I have a confession. Hopefully I will not regret this.

Last spring, one of our assignments for a statistics class was to do this implicit association test. (Go ahead, try it! It is interesting! There is a new poll out for the 2008 Election!) We were analyzing an article on facial features, and the professor wanted us to learn a little bit more about our own implicit associations. I went to the website and took some of the tests, not really knowing what to expect: we plan to adopt children from other countries who do not look like us; I spend a LOT of time researching anti-racist parenting practices, experiences of discrimination and racism, and my own personal beliefs.

I did not realize how much I’d learn about my own implicit associations.

I took several of the tests. As I had expected (and, frankly, hoped) I did not have any huge hangups on race or gender (phew). But I did have one major preference: I strongly preferred Democrats over Republicans.

Like apparently, I cannot stand Republicans. Really. I could be rated as having a “slight”, “moderate”, or “strong” preference for Democrats; I had a “strong” preference. Which is a little disconcerting for me.

I’ve mulled this over at various points in the last several months. I think part of the issue is my sincere belief, as a Christian, that George Bush is a horrible president who cavalierly risked American and Iraqi lives in a gratuitous and unnecessary war, and to say that this upsets me is a gross minimization. The IAT used pictures of Donald Rumsfeld (architect of the war), George Bush (moron who agreed to war, whether he really played a huge role in the plans or not), Dick Cheney (who is the spawn of Satan), and Colin Powell (who I really loved prior to his speech at the UN, and I had some hurt feelings over his role in this war, too). I think the fact that the test used *these* specific individuals probably skewed my personal results dramatically.

And, in fact, it’s funny – I worked for the Republican party in 1995-1996, when Newt Gingrich was the Speaker leading the “Republican Revolution“. I was a House page (yes, like the famed Foley targets), and I certainly, gleefully, excitedly drank that Kool-Aid…I cursed the evil President Clinton and I fervently believed that it was the Republicans that drove home a balanced budget. (In fact, our checkbook is still encased in a “Balance the Budget” plastic thingy that I saved from that era. Oh, oh, oh, how times have changed). But perhaps that is what is driving my recent hatred of conservatives in general: they say they are pro-Iraq war, yet their platform (until recently) rallied against “nation-building”. It is under a Republican president that our deficit reaches unprecedented levels after a period of surplus. And I took the test a while back, so this wasn’t relevant then, but it is now: It was Reagan who first came up with the EITC (the only way to make more money on taxes than you actually pay – aka a redistributive program – aka sharing the wealth), and there is nothing more socialist than $700 billion in taxes invested in private banks.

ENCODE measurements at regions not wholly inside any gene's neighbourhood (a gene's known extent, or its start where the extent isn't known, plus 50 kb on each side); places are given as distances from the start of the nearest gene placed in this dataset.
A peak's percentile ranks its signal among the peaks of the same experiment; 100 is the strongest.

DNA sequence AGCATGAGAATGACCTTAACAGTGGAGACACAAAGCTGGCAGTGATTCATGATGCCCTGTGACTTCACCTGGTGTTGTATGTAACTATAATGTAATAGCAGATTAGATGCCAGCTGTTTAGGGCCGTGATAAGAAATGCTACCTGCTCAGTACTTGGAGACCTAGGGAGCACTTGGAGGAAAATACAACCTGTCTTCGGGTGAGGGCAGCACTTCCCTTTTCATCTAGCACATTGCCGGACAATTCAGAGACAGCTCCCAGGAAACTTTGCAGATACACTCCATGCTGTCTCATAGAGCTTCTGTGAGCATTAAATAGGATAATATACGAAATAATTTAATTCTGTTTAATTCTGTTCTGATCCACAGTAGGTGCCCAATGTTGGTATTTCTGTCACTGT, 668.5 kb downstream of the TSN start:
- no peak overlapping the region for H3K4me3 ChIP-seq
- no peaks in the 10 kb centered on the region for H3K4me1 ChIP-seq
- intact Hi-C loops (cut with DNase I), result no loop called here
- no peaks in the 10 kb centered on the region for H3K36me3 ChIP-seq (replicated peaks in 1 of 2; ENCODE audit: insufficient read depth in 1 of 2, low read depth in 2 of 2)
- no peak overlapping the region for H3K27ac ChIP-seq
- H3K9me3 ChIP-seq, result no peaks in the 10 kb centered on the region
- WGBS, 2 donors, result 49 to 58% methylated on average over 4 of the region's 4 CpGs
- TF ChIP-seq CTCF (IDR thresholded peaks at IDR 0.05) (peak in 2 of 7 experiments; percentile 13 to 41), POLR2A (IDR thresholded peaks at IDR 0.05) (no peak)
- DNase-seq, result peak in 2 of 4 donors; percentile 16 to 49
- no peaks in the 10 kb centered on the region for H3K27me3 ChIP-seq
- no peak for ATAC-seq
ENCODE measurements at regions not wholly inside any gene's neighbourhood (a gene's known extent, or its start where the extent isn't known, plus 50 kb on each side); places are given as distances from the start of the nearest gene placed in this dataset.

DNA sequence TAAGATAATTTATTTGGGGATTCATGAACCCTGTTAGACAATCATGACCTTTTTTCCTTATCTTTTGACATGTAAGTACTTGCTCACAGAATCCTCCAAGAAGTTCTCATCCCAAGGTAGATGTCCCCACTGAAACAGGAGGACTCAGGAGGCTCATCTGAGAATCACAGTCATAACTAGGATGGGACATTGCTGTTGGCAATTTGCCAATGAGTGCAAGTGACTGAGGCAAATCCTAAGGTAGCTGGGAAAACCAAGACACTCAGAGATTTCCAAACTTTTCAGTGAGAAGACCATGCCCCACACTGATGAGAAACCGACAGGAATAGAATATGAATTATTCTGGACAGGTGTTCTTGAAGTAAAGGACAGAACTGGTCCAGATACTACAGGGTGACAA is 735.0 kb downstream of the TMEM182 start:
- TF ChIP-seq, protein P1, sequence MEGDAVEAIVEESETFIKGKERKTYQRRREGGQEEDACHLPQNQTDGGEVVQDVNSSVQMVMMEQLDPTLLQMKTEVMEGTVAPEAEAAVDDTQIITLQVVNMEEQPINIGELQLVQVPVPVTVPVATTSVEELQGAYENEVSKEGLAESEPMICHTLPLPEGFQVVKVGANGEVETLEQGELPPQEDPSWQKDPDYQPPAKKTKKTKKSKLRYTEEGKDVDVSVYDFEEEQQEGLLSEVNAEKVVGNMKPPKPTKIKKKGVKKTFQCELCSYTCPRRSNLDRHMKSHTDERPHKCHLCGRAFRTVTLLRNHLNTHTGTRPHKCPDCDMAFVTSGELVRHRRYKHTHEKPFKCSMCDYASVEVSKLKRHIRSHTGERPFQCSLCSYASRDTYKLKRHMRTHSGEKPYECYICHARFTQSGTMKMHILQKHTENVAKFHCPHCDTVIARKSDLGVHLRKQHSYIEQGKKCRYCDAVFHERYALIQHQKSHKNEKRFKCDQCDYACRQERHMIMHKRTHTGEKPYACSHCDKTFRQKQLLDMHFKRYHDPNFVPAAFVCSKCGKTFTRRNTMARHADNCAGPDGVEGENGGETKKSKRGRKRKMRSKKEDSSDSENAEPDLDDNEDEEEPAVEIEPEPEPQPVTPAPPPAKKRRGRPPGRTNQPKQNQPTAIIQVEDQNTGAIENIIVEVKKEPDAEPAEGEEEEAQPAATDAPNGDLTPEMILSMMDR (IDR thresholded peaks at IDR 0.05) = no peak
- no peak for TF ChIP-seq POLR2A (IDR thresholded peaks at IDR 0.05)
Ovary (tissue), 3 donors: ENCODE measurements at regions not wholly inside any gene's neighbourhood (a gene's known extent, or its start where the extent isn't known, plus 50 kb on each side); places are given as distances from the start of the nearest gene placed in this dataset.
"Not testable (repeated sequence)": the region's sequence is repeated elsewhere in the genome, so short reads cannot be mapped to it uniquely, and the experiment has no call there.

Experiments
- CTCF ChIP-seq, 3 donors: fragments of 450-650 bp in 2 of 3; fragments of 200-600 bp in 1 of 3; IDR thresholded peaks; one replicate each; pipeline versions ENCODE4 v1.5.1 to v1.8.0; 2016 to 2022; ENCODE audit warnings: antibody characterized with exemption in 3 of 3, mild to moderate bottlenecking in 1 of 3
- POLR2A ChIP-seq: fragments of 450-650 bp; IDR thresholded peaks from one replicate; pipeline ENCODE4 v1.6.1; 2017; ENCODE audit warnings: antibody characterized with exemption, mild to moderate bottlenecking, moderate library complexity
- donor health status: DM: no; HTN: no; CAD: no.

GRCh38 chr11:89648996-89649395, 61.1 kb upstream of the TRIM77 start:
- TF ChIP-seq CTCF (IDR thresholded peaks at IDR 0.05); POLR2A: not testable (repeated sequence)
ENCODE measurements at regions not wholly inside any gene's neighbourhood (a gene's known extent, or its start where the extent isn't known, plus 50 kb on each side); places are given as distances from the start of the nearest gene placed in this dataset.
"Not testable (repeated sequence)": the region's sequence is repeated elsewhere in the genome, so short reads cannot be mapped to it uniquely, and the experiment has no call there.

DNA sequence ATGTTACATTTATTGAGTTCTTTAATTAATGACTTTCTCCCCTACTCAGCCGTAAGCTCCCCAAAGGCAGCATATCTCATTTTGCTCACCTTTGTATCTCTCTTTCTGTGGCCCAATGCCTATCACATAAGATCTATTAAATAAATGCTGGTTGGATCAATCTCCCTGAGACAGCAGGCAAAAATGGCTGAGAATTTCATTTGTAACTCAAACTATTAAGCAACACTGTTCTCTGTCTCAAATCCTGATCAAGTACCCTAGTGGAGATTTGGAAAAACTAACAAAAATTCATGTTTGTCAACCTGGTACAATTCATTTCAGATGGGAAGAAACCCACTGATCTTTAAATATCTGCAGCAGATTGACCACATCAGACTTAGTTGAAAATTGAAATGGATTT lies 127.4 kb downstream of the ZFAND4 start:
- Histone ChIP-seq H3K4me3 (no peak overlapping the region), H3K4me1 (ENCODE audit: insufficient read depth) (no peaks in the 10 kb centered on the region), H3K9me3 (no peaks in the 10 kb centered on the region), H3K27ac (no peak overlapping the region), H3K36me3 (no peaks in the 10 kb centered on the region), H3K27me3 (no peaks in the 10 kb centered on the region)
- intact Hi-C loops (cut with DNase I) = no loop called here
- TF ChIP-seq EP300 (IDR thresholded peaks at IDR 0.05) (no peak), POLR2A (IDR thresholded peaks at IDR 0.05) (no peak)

In short: hypocrisy, anyone?

But at the same time, I am a little uncomfortable with this…this disgust with any group of people. I’m not prejudiced – I have lots of friends who are Republican! However, I find myself getting really, really, really mad at those who support Republicans in this race! And (this is so terrible – really, it is, and I am praying that this part of me goes away) – I find myself challenging the Christianity of those single-issue voters* (*not the ones who are anti-death penalty, pro-social services, and support life from conception to death – those are not included in this list) – whose pro-life views I see as being limited to one’s life between one’s conception and birth – without regard for the lives that struggle in the period of time after birth. If we care so much about life, why don’t we try to take care of the youngest citizens we do have? What does it say about our society when our foster care system is in shambles? That we have millions of kids going to bed hungry every night? That we fail to provide health care for breast-feeding mothers after three months post-partum? Where is the pro-life in that?!? And, what’s more: What would Jesus say about that?


And as an update:

–We are betting on Obama breaking 340 electoral votes. If I win, I get two Grey’s Anatomy viewings with DB WIDE AWAKE and dinner out at a non-chain restaurant. If he wins, he gets to eat at Chilis with margaritas and as many tortilla chips as he wants without me complaining about how he is eating too much.

I know you’re jealous – oh, the exciting life we lead.

–AND…my internet fights. So Crazy Woman wrote back yesterday: at first, she sent out a hodgepodge of thoughtless commentary (peppered with the occasional “Are you INSANE?” and “Are you NUTS?” – yes, definitely directed to me), and it was quite the entertaining (if unnerving) read. Then she sent out an “oops, didn’t mean to send out my rough draft! Stay tuned for the final!” email, to which I quickly shot off a personal reply – “no need to send the final – I think we all got the picture. May God bless you, and thank Him that we live in a country with free speech, huh?”

Then we got the final draft – a slightly more coherent ramble, complete with some personal attacks on me and copious Republican (and, stunningly, Bush defense) propaganda.

I’m now sitting on a few responses. My poor mother (who lives in the neighborhood with these folks – really, I do not know why I received this, since I have never actually lived in this neighborhood…EVER…unless you count Christmas holidays) would have preferred me to never get into this debate, and is hoping that I do not respond at all. However, the level of personal attack was such that I feel like I should say SOMEthing….right?